The Supreme Court Upheld the Law Against Domestic Abusers Owning Guns. If Only Someone Would Enforce It. “A study from Johns Hopkins’ Bloomberg School of Public Health has found that “laws restricting firearm access for batterers subject to restraining orders are associated with a 19 percent reduction in rates of intimate homicide.”

Some stories that caught our eye this week:

inspiring grad cap

15 Inspiring Grad Caps That Honor The Sacrifices Of Immigrant Parents “For every time I was told I couldn’t…For the huge obstacles my parents and I had to overcome to get to this moment. For the many times I had to prove myself to others. For the times I had to “earned my way into spaces not meant for me”.

4.2 Million Salaried Workers Will Soon Be Eligible For Overtime Pay “Our whole mission here is about strengthening and growing the middle class. In order to do that, we need to ensure that middle class jobs pay middle class wages.”

It Doesn’t Matter If You’re An Oscar Winner “I am ashamed that I hesitated for a moment to speak out against the selection of Woody Allen’s latest film, Café Society, to make its North American premiere as the Opening Night Film of our much beloved Seattle International Film Festival. I guess I didn’t want to offend the people I consider friends and colleagues at our hometown film festival. But then I realized that this very type of rationalizing is what helps fuel rape culture in America.”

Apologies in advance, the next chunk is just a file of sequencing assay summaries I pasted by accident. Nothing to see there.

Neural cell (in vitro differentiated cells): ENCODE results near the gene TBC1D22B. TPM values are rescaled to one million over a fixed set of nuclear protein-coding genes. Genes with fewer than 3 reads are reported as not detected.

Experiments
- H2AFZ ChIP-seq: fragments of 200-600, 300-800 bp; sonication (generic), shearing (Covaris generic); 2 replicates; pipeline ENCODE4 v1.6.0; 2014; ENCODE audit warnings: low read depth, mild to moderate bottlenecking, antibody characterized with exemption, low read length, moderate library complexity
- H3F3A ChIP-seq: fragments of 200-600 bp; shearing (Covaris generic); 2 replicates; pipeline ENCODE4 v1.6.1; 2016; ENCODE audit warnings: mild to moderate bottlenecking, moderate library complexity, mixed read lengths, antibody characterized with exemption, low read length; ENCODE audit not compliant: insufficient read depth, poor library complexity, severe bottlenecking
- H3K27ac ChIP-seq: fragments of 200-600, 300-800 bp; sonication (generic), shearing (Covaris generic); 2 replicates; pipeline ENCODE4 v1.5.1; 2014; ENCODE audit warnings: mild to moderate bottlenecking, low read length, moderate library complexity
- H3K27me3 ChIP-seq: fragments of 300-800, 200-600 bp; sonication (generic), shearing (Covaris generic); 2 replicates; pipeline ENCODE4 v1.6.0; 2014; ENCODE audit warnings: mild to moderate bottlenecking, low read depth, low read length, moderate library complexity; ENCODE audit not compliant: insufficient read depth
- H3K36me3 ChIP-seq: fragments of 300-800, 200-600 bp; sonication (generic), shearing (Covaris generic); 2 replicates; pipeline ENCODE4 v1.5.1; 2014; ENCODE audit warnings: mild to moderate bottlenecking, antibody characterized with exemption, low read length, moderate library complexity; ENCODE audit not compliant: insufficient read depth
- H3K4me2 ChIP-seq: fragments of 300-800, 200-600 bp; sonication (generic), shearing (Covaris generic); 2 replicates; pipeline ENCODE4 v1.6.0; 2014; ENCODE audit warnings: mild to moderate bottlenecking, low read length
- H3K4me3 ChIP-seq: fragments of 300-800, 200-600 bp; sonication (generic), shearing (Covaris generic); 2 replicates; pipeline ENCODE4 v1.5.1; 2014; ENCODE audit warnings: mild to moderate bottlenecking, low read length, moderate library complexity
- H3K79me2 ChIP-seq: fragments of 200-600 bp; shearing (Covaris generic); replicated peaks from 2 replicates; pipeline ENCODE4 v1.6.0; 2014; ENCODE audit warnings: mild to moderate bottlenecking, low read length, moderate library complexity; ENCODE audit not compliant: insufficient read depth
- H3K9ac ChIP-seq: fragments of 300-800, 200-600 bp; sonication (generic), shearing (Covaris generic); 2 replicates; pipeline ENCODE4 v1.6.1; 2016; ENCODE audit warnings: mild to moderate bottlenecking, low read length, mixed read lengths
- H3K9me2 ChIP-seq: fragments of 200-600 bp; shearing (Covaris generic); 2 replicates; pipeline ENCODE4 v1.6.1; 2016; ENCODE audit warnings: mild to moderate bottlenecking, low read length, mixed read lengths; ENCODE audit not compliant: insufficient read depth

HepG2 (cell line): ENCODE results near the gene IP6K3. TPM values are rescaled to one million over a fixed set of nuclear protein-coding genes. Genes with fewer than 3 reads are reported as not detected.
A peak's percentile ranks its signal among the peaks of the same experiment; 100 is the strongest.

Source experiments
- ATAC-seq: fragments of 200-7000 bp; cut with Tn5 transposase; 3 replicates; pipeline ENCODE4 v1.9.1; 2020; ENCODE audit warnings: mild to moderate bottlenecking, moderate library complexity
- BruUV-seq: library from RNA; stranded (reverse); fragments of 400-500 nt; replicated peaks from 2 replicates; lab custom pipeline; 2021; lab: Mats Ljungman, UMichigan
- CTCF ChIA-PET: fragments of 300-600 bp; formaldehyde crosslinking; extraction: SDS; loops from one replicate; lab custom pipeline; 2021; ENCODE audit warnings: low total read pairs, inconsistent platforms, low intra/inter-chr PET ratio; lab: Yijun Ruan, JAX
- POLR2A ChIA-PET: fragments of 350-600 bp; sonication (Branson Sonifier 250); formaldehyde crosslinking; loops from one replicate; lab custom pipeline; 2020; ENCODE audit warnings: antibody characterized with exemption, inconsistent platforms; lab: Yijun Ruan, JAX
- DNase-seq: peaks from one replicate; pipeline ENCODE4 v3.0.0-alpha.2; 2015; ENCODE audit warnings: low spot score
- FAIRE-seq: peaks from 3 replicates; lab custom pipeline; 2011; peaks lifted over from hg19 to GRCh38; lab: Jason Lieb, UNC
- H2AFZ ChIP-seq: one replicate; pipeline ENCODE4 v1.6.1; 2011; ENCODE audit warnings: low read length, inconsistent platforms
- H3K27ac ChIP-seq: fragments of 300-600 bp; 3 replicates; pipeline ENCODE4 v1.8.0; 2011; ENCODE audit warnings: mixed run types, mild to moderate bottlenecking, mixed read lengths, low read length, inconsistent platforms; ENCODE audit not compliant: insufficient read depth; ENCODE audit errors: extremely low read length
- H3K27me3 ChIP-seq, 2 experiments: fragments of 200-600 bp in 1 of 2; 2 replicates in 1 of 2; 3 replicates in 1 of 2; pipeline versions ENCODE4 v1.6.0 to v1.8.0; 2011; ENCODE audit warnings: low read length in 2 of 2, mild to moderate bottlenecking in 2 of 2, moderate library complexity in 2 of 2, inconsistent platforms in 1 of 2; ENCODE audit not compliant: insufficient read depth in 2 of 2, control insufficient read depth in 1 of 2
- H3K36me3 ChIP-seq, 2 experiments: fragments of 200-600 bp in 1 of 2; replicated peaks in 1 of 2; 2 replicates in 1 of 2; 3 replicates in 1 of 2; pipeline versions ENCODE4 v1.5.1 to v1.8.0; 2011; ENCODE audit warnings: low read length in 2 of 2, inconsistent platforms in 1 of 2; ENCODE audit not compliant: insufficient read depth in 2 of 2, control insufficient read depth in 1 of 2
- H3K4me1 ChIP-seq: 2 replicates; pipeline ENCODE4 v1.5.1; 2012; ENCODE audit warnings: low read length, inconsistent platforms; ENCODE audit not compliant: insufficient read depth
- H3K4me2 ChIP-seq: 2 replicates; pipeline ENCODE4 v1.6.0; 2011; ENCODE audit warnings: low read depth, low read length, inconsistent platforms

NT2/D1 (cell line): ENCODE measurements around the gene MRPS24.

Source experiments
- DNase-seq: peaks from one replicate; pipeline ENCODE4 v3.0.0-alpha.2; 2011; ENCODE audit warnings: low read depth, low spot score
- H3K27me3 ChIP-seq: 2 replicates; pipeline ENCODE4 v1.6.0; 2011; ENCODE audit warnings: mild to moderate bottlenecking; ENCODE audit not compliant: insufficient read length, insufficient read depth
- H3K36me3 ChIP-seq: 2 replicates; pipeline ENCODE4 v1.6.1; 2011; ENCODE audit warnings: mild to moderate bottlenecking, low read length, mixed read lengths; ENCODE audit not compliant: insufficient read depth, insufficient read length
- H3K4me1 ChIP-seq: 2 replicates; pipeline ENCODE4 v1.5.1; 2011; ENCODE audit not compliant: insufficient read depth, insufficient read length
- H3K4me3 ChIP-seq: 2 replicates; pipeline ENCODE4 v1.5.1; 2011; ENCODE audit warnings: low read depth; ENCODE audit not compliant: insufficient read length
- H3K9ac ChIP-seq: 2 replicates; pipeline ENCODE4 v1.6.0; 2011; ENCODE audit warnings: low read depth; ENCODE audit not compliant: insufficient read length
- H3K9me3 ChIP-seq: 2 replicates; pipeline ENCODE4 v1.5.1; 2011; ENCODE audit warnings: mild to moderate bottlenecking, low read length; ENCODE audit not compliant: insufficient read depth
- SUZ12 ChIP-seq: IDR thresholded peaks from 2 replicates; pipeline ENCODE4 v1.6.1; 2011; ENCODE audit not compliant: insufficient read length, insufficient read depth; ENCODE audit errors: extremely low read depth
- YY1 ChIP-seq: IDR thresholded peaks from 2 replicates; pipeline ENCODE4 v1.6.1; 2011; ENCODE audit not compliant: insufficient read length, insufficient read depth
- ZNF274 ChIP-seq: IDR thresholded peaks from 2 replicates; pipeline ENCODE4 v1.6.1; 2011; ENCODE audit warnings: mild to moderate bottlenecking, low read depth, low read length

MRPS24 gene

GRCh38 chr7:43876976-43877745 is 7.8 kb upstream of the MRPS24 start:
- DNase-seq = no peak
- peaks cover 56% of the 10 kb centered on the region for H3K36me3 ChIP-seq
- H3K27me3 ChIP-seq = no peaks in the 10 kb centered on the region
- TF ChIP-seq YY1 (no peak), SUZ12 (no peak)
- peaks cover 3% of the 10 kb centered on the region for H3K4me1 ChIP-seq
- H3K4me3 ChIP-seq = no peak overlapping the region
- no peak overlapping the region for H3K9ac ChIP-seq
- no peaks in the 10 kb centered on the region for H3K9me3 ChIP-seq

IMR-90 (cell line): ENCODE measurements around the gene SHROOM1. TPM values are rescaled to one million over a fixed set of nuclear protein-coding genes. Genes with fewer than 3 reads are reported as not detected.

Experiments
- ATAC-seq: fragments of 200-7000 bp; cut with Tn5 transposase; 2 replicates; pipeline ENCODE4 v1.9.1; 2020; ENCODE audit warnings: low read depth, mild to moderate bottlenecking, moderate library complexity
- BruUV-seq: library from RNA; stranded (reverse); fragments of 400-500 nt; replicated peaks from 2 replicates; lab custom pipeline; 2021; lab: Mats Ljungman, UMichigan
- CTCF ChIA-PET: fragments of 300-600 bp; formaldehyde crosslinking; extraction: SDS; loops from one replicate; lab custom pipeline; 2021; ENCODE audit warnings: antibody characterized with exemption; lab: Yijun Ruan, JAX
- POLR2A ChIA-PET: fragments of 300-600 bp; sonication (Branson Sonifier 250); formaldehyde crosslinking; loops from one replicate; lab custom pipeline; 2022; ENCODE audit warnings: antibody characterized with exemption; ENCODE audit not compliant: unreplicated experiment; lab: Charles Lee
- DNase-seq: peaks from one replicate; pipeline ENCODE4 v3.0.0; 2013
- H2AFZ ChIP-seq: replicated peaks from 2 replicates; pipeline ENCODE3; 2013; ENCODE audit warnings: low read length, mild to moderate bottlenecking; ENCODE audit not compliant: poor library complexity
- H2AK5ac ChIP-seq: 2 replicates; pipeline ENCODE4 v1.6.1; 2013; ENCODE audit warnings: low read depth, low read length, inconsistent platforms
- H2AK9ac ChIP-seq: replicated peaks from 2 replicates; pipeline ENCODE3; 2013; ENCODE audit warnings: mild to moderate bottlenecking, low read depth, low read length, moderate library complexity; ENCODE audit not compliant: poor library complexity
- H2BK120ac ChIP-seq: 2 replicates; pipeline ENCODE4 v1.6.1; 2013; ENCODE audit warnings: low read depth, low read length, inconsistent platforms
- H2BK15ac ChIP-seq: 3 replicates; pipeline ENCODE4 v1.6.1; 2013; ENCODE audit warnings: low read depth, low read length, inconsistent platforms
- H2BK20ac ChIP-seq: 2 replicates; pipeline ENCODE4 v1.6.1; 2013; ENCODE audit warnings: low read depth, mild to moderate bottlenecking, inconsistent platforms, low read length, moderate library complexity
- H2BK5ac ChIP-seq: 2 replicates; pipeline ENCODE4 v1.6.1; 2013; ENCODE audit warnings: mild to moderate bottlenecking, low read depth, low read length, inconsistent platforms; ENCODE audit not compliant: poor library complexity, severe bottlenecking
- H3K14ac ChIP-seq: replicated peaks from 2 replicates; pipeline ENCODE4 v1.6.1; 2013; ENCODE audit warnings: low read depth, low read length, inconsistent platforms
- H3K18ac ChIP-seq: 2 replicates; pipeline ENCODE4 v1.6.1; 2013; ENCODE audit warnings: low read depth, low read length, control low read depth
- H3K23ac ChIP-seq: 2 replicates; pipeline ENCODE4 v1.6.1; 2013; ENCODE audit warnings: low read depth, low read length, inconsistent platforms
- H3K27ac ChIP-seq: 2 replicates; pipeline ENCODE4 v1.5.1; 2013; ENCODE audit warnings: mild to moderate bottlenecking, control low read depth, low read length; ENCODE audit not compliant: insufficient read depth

Some stories that caught our eye this week:

My Father, Woody Allen, and the Danger of Questions Unasked “When Dylan explained her agony in the wake of powerful voices sweeping aside her allegations, the press often willing to be taken along for the ride…I ultimately knew she was right…and I began to look carefully at my own decisions in covering sexual assault stories.”

Seattle Women, Don’t Let Hateful Voices Intimidate You Into Silence or Inaction “The misogynistic backlash to our vote is an attempt to communicate a dangerous message: Elected women in Seattle do not deserve the respect necessary to make tough decisions without the fear of violence and racially and sexually charged retaliation.”

Things No One Will Tell Fat Girls “They can find love, they can win Emmys, they can whitewater raft, they can have healthy pregnancies, they can ride roller coasters, they can break fashion rules, they can be professional dancers, they can be rock stars, they can have amazing sex, they can, they can, they CAN. And I see it every day. And the best part of this message is that it applies to all bodies.”

Some stories that caught our eye this week: